On 7 December 2017, after months of sea trials, HMS Queen Elizabeth was commissioned. This is one of two new aircraft carriers for the UK – alongside the HMS Prince of Wales – collectively known as the Queen Elizabeth Class Carriers.
Abbot & Co was founded in 1870 in Newark, Nottinghamshire. It has 40 members of staff, and a long tradition of supplying the Ministry of Defence with air receivers and specially designed and fabricated pressure vessels.
Pressure vessels are used for diesel engine starting, diesel pumping and radar cooling.
Joseph Ash Galvanizing has been a longstanding supplier to Abbot & Co, with our Telford plant regularly galvanizing the pressure vessels and air receivers which they fabricate.
Henry Price, Managing Director of Abbot & Co, was proud to be involved in the new aircraft carrier project. He said: “There’s a huge sense of pride that our company is involved in such a prestigious project. It’s great to have local people from Newark working on a national project such as this, there’s a real sense of comradery. It’s also brilliant for manufacturing in the UK to have young people involved in a project such as this as it helps show British industry at its best.”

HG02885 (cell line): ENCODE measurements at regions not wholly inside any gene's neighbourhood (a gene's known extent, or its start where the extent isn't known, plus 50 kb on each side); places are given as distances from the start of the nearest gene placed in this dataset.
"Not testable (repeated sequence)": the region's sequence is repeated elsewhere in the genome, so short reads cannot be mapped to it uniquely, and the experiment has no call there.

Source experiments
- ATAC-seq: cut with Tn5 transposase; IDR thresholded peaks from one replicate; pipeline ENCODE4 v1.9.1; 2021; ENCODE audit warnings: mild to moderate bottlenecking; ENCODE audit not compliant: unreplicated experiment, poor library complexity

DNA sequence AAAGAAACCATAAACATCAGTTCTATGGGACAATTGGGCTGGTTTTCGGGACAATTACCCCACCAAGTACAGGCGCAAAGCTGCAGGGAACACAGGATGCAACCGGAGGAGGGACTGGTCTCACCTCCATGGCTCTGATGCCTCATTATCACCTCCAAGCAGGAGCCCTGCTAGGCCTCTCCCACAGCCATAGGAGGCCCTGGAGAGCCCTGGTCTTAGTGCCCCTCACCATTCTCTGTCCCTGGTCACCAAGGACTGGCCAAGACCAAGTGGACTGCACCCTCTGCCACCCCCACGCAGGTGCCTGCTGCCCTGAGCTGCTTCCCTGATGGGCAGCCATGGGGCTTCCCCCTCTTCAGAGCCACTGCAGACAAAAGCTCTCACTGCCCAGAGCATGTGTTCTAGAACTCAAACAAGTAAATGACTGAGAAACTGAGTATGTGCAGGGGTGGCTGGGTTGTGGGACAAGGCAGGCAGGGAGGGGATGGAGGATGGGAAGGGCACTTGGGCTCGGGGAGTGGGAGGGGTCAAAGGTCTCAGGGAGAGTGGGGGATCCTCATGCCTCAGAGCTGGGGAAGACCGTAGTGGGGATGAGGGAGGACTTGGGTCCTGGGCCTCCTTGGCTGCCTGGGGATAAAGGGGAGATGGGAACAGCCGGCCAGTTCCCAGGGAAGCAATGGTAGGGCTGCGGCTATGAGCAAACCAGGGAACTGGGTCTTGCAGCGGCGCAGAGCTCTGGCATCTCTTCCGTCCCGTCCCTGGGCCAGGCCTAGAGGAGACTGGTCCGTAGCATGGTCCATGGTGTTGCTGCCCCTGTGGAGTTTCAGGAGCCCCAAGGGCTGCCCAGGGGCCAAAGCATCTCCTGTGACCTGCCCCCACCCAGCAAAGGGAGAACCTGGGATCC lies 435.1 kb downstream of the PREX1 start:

The two new aircraft carriers each weigh 65,000 tonnes, and are 280 metre’s in length. They can carry up to 250 Royal Marines, a complement of 679 personnel, and 40 aircraft including F-35B Lightning II fighter jets, Chinook helicopters, Apache AH64 helicopters, Merlin HM2 and HC4s, and Wildcat AH1 and HMA2’s.
Mick Jackson, IT and Marketing Manager at Joseph Ash Galvanizing, said:
“In 2015/16 the MOD invested over £1.5bn in the Midlands, supporting over 10,000 full-time jobs. This has been a boon to the local economy and local communities. It’s also been wonderful to see that one of our valued clients – Abbot & Co – have been one of the 700 British SMEs to support the build of these aircraft carriers. We’re also thankful to Abbot & Co for trusting us to galvanize the pressure vessels for the ships. We have been a supplier to Abbot & Co for years. It feels good to know that we can collectively play a small part in protecting our nation’s future security.”
HMS Queen Elizabeth has some further sea trials to undergo, and HMS Prince of Wales needs to be completed before it starts sea trials in 2019. Both ships are expected to be fully operational by 2020.Next page